opment of the state to send a copy or this great edition to each of his
friends in other states. . w
1H oat blank form and send to Oregonian office, Sixth and Alder Sta
Name Street Town Stata
Gentlemen: Enclosed find .-. ., for which mail The Oregonian 's Naw
Year's Annual to each of the above addresses. (Enclose 10c for each name.)
Sent by. .'. "
(Duplicate blanks may be had by calling, telephoning or writing to The Oregonian
NEW TEMPLE RISING
Many Volunteer to Erect
Structure for Revivals.
DENOMINATIONAL LINES GO
Workers Toil All Day Despite Rain
and Great Headway Is Made on
East Side Tabernacle Mot
Luncheon Served by Women.
Denominational lines were smashed
to pieces and creeds were thrown to
the winds yesterday morning, when the
volunteers assembled to put up the
tabernacle at East Eleventh and East
Morrison streets for the union meet
ings which start Sunday night. In
fant baptism, foreordlnation and elec
tion cut no figure with the require
ment to get a job on the building. The
only requirement the foremen insisted
on was the possession of a hammer or
saw and the ability to hit a nail on
the head occasionally. More than 55
volunteers presented themselves for
work at 8:80 A. M. These were mem
bers of all denominations and some
who were not members of any. E. J.
Uulgan. evangelist, was there to dem
onstrate his ability to ha.ndle a ham
mer and saw as well as interpret the
Bible. Rev. John D. Nlsenwonder, ot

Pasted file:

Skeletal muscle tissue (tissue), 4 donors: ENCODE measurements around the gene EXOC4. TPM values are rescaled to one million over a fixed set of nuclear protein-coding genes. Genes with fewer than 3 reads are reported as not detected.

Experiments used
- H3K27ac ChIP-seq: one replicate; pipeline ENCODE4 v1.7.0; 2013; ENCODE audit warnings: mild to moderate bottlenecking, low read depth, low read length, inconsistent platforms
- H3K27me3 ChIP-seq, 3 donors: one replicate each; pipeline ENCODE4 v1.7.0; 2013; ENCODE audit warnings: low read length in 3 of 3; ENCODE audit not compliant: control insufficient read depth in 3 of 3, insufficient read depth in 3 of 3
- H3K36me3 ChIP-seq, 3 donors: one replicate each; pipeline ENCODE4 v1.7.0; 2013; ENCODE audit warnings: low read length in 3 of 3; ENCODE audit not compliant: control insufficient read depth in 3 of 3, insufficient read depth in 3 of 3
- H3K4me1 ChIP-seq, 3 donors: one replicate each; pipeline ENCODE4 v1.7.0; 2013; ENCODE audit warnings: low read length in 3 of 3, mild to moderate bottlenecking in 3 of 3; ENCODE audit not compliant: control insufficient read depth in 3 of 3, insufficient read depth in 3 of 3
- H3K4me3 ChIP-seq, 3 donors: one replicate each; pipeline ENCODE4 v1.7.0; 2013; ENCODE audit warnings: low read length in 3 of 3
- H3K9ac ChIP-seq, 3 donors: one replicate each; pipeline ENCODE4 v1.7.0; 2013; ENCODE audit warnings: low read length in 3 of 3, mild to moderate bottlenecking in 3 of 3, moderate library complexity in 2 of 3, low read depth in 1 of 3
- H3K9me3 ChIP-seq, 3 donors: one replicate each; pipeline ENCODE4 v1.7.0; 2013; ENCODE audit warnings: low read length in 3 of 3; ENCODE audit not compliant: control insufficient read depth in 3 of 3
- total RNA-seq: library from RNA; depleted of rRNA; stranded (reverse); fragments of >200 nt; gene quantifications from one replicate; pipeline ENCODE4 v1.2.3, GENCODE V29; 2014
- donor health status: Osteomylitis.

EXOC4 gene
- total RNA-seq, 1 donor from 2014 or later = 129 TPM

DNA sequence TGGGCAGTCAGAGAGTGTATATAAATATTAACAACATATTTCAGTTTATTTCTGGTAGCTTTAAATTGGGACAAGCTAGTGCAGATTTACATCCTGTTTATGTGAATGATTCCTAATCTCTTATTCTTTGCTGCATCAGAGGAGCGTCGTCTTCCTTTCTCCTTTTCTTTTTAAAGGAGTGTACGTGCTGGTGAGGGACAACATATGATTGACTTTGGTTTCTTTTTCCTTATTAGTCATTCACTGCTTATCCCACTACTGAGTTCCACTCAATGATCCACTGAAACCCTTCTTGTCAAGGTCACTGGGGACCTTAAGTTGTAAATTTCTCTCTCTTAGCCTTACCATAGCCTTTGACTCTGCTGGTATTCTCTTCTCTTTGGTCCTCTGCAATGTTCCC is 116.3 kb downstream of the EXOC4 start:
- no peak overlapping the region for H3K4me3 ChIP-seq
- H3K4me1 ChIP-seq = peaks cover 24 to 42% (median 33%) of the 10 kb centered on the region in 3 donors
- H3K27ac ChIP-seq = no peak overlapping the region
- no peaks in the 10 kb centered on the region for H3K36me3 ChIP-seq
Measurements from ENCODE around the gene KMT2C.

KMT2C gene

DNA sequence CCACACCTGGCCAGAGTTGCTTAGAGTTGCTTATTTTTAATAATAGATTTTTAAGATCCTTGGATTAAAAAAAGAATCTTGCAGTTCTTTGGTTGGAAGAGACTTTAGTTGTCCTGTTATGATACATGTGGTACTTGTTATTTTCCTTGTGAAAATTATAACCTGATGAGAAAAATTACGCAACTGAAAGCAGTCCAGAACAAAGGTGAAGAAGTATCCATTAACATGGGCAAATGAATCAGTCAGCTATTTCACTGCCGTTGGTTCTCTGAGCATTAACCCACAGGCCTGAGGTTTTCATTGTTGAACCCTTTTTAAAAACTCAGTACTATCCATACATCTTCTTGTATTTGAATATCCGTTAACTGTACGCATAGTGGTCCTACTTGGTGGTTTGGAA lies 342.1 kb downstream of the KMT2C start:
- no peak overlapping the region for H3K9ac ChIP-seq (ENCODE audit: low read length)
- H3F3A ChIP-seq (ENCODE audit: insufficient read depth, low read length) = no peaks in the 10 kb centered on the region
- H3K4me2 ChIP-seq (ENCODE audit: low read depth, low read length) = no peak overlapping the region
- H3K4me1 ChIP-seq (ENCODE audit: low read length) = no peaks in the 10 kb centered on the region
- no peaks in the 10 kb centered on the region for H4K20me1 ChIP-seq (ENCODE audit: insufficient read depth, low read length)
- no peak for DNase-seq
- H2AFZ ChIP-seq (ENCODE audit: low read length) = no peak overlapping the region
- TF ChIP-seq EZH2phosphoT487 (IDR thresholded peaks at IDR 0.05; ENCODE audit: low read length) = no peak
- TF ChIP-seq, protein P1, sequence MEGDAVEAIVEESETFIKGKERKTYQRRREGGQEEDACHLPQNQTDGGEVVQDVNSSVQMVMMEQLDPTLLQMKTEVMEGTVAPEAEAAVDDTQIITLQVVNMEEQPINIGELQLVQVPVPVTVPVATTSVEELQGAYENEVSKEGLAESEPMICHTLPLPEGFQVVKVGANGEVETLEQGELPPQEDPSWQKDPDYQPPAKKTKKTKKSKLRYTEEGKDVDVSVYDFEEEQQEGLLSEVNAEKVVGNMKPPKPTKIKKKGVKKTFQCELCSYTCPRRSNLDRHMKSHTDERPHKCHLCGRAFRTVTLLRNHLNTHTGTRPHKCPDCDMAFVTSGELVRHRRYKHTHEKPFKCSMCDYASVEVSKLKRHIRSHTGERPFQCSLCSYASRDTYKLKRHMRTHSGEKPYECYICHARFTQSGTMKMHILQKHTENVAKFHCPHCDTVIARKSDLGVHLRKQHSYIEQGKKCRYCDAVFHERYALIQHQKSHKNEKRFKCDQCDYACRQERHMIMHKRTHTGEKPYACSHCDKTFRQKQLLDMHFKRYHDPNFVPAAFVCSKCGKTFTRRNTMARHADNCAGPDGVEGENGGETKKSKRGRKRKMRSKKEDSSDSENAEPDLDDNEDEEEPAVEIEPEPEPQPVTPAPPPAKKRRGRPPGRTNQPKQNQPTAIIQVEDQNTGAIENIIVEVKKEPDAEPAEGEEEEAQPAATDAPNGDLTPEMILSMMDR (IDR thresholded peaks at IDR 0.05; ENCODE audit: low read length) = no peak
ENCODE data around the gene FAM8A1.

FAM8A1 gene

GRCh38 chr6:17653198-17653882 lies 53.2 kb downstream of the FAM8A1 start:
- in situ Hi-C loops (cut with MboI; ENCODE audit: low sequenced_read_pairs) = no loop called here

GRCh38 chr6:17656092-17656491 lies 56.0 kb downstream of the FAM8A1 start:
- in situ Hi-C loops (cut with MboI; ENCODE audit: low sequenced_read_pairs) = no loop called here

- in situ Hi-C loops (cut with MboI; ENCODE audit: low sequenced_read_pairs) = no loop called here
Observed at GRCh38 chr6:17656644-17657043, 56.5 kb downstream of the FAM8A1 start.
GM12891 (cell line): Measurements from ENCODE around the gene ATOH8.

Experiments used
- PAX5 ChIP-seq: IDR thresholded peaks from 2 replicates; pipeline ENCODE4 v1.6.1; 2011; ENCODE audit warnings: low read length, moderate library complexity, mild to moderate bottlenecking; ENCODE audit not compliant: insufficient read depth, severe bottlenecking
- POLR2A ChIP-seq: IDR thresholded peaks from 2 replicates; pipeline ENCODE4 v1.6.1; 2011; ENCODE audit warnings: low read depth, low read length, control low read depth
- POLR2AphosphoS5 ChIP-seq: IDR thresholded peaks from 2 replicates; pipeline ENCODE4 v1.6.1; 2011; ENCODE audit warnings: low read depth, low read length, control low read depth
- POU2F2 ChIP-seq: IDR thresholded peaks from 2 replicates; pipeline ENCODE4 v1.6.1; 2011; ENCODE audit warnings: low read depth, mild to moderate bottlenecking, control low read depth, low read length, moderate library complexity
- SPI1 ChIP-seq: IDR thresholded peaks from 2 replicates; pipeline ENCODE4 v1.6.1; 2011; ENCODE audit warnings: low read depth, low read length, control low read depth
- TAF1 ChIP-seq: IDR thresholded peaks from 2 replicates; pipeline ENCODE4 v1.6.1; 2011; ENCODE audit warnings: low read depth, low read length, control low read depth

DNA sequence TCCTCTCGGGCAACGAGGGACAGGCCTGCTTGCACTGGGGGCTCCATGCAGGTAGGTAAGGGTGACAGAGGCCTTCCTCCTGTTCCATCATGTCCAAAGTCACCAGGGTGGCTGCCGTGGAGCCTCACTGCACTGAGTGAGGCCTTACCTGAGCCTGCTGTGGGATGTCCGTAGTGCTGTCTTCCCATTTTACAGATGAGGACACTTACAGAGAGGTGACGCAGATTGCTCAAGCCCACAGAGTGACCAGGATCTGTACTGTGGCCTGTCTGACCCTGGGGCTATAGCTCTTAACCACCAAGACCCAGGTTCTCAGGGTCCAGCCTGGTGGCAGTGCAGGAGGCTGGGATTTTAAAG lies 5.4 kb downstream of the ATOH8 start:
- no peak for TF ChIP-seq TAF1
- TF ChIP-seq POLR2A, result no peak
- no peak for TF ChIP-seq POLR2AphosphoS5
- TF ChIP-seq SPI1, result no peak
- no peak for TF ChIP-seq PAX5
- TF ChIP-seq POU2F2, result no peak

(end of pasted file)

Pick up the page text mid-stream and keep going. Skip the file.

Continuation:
the First United Brethren: Rev. E. .
Hornschuch, First Evangelical; Rev.
A. Lt. Hutchison, Third Presbyterian;
Rev, E. J. Davis, Interdenominational;
Rev. T. "W. Lane, Centenary, and oth
ers from all East Side churches led the
The construction of the tabernacle
went forward in the morning rapidly.
In the afternoon the rain interfered,
but most of the men continued at
Building Partly Inclosed.
The tabernacle was partly Inclosed,
and it is hoped to complete the struc
ture today, ready for the inside finish
ing, including the singers' platform
aixi the, seating of ' the tabernacle,
which can go forward with the roof
inclosed. The tabernacle will seat 3000
persons. It is 140 by 100 feet, and
will be heated by several stoves.
At noon yesterday the entire crew
were provided with a hot luncheon In
the basement of Centenary Church by
the women of the several East Side
churches, associated for the union meet
ings. It was a social hour, and after
wards the men returned to work.
Workers' 1,1st Given.
The following is a list of the volun
teers and the denominations represented
at the erection of tltejiabernacle:
N. Kennedy, 81 yeaiSorof age. Cen
tenary Methodist; Rev. At. I Hutchison,
pastor Third Presbyterian Church; Rev.
T. W. Lane. Centenary Church; Rev.
John D. NiBewonder, First United Breth
ren; Rev. E. D. Hornschuch, First Eng
lish Evangelical: Rev. E. J. Bulgln,
evangelist; George M. Link, manager
union meetings; A. L. Teeters, Meth
odist; B. F. Moore. Methodist; W. O.
Zeigler, United Brethren; L. Nelson,
non-church; J. L. Vierey, Quaker; Zs". E.
Rassico, Evangelical; F. U. Leo, Cal
vary Baptist; Harold Leo, Calvary Bap
tist; "VV. A. Zimmerman. East Side Bap
tist; W. A. Caldwell. Presbyterian; O.
B. Trotter, Centenary Methodist; Al
bert Haynes, First United Brethren;
A. O. Sisson, Hawthorne Park Presby
terian; C. E. Dougherty. Evangelical;
L. J. Scott, Trinity Methodist; James
Affle; J. R. Chassey, People's Church;
H. E. Jacobs, "V". C. True. Methodist;
Samuel Hoffman, Centenary Methodist;
Clarence Hamar. Centenary; O. R.
Toevs, Third Presbyterian; A. J. "Wind
nagh. Evangelical; J. L. Archibald.